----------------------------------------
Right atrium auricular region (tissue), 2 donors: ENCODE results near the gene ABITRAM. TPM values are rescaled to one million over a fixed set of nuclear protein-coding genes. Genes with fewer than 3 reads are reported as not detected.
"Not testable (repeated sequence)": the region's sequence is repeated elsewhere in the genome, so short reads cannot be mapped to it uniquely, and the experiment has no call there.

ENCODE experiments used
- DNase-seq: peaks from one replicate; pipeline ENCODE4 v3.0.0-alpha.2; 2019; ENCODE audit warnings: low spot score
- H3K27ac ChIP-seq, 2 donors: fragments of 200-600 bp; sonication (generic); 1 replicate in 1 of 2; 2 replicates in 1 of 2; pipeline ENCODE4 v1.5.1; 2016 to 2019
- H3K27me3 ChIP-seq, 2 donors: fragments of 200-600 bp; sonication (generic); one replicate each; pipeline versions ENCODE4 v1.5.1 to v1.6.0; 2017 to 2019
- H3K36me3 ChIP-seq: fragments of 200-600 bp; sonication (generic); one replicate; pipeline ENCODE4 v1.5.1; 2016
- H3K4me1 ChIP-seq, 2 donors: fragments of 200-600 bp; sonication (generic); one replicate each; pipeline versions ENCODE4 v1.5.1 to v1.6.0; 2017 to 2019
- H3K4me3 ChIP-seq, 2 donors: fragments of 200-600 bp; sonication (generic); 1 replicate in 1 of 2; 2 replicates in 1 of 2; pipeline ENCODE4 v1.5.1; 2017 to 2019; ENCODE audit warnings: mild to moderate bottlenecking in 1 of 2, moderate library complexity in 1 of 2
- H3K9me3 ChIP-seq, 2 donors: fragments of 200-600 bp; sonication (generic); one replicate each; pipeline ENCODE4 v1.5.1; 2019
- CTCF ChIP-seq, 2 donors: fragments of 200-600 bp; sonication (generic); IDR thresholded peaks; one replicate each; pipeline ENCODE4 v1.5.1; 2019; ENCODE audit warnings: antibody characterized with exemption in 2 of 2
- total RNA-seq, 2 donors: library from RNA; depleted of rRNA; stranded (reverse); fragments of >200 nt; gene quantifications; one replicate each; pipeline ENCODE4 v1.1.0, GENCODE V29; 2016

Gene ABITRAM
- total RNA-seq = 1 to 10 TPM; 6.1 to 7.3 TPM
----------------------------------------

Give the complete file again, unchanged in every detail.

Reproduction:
Right atrium auricular region (tissue), 2 donors: ENCODE results near the gene ABITRAM. TPM values are rescaled to one million over a fixed set of nuclear protein-coding genes. Genes with fewer than 3 reads are reported as not detected.
"Not testable (repeated sequence)": the region's sequence is repeated elsewhere in the genome, so short reads cannot be mapped to it uniquely, and the experiment has no call there.

ENCODE experiments used
- DNase-seq: peaks from one replicate; pipeline ENCODE4 v3.0.0-alpha.2; 2019; ENCODE audit warnings: low spot score
- H3K27ac ChIP-seq, 2 donors: fragments of 200-600 bp; sonication (generic); 1 replicate in 1 of 2; 2 replicates in 1 of 2; pipeline ENCODE4 v1.5.1; 2016 to 2019
- H3K27me3 ChIP-seq, 2 donors: fragments of 200-600 bp; sonication (generic); one replicate each; pipeline versions ENCODE4 v1.5.1 to v1.6.0; 2017 to 2019
- H3K36me3 ChIP-seq: fragments of 200-600 bp; sonication (generic); one replicate; pipeline ENCODE4 v1.5.1; 2016
- H3K4me1 ChIP-seq, 2 donors: fragments of 200-600 bp; sonication (generic); one replicate each; pipeline versions ENCODE4 v1.5.1 to v1.6.0; 2017 to 2019
- H3K4me3 ChIP-seq, 2 donors: fragments of 200-600 bp; sonication (generic); 1 replicate in 1 of 2; 2 replicates in 1 of 2; pipeline ENCODE4 v1.5.1; 2017 to 2019; ENCODE audit warnings: mild to moderate bottlenecking in 1 of 2, moderate library complexity in 1 of 2
- H3K9me3 ChIP-seq, 2 donors: fragments of 200-600 bp; sonication (generic); one replicate each; pipeline ENCODE4 v1.5.1; 2019
- CTCF ChIP-seq, 2 donors: fragments of 200-600 bp; sonication (generic); IDR thresholded peaks; one replicate each; pipeline ENCODE4 v1.5.1; 2019; ENCODE audit warnings: antibody characterized with exemption in 2 of 2
- total RNA-seq, 2 donors: library from RNA; depleted of rRNA; stranded (reverse); fragments of >200 nt; gene quantifications; one replicate each; pipeline ENCODE4 v1.1.0, GENCODE V29; 2016

Gene ABITRAM
- total RNA-seq = 1 to 10 TPM; 6.1 to 7.3 TPM